Magna Carta coming to LACMA for a fortnight during BritWeek


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Four years ahead of its 800th anniversary, the Magna Carta is coming to Los Angeles.

From April 26 to May 11, this aged piece of parchment will reside in the European galleries of the Los Angeles County Museum of Art, in conjunction with the annual BritWeek celebration of the cultural connections between Great Britain and L.A.

When it comes to Magna Cartas, one needs to look at the fine print, so to speak -- and we’re not talking about the page full of Latin that delineates limits on royal power that King John agreed to at Runnymede on June 15, 1215.


There are Magna Cartas from 1215, 1217, 1225 and 1297; in all, 17 copies are known to exist. Each edition reflected changes in the political equation in England, leading to revisions. The one coming to LACMA is a 1217 Magna Carta that belongs to the Bodleian Library at Oxford University.

For more on the twists and travels of the Magna Carta, click here to read the Calendar story.

There’s a bit of irony in the Magna Carta as an attraction at a Los Angeles art museum.

It calls to mind another L.A. art museum’s much-decried abandonment of another monumental written document. That was the Leicester Codex, Leonardo Da Vinci’s treatise on the properties of water. The Hammer Museum auctioned it in 1994, and Bill Gates bought it for $30.8 million. One of the excuses given for that questionable use of traditions of economic freedom traceable to the Magna Carta was that the Hammer is an art museum, and the Codex -– stocked with illustrations by its author, an artist of some repute – was, after all, merely a work of science rather than a work of art.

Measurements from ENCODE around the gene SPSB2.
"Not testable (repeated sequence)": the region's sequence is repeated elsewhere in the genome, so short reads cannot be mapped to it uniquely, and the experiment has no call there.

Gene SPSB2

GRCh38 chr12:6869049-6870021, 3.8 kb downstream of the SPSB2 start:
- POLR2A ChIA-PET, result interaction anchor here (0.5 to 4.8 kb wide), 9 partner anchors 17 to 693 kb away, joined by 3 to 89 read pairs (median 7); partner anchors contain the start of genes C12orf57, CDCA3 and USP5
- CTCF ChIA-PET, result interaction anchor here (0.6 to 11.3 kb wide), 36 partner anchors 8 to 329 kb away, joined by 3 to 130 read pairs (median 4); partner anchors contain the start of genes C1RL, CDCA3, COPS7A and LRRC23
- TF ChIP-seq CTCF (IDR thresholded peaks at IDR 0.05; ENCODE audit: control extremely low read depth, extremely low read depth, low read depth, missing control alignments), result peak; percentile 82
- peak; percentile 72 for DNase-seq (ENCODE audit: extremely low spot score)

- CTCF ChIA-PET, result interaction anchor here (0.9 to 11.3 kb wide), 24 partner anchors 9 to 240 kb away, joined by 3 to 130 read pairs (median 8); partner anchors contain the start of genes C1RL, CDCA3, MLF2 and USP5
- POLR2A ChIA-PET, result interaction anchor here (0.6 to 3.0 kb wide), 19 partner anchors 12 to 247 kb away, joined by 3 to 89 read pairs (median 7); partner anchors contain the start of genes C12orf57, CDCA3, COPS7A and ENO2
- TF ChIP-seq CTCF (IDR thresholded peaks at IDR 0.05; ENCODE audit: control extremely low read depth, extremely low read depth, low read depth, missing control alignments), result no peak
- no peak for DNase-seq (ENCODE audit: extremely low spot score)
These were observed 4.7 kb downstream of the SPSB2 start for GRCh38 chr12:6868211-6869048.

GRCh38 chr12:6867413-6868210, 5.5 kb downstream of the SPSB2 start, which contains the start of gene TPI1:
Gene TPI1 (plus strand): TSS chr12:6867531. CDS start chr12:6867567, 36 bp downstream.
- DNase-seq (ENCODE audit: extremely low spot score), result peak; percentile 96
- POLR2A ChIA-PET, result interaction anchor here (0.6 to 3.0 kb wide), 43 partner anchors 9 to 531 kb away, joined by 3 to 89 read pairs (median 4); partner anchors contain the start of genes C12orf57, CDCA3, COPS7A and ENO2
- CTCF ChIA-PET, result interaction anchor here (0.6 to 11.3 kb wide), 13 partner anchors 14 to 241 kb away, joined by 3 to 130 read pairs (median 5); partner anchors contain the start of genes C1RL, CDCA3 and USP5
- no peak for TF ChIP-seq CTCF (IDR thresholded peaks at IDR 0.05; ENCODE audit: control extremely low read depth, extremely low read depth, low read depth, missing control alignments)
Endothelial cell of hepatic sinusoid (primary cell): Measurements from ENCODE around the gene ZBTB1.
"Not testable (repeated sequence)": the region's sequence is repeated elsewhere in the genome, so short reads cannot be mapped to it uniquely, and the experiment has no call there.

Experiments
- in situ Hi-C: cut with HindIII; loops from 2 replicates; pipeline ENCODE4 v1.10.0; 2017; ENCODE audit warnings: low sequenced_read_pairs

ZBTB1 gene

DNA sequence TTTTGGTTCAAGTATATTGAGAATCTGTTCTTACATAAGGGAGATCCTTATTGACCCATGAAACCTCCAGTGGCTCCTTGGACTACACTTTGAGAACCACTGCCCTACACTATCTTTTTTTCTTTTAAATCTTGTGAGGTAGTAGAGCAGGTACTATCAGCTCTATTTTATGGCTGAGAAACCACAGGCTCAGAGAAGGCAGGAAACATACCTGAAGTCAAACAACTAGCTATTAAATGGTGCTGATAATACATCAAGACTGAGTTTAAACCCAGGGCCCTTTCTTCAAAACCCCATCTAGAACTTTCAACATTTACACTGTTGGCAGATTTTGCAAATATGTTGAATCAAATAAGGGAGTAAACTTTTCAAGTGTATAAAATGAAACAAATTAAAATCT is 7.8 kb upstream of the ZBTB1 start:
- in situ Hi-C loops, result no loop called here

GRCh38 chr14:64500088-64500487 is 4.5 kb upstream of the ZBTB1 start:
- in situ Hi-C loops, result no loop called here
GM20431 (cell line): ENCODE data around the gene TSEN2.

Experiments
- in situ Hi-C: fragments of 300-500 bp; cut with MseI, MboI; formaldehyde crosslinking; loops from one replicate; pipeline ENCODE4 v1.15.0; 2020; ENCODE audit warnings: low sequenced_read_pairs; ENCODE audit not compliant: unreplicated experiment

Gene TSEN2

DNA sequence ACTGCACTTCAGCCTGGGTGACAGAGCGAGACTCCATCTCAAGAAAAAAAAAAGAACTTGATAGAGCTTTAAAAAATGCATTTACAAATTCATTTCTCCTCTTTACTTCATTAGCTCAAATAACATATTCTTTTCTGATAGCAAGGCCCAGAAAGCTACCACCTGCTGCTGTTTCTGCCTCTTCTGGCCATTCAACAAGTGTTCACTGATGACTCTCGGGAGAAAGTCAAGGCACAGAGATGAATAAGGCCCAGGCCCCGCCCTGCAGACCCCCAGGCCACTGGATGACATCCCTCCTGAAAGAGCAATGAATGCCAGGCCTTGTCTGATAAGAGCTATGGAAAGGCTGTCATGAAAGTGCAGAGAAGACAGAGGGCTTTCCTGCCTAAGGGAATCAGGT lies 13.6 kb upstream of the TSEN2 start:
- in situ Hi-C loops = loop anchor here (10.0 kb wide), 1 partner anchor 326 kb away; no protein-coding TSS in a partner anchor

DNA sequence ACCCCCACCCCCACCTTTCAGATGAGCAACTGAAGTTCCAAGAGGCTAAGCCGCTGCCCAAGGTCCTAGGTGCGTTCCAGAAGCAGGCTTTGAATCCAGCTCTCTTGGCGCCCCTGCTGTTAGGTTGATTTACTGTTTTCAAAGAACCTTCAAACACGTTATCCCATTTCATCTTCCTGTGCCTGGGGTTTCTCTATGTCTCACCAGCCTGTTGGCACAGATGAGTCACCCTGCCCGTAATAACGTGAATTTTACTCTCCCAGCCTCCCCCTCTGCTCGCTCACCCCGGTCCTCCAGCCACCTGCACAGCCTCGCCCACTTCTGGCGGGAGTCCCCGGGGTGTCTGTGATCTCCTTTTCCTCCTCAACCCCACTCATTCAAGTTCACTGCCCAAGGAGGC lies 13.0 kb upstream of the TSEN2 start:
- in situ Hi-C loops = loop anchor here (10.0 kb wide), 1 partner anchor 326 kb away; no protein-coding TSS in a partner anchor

-- Mike Boehm


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Treasures in Full (British Library Magna Carta site)

Oxford’s Bodleian library holds a quarter of the world’s Magna Cartas

Lincoln Cathedral Magna Carta

The Da Vinci codex versus the museum code

Photos from top: Magna Carta of 1217; Leonardo Da Vinci’s Leicester Codex. Credits: Bodleian Library; Christie’s.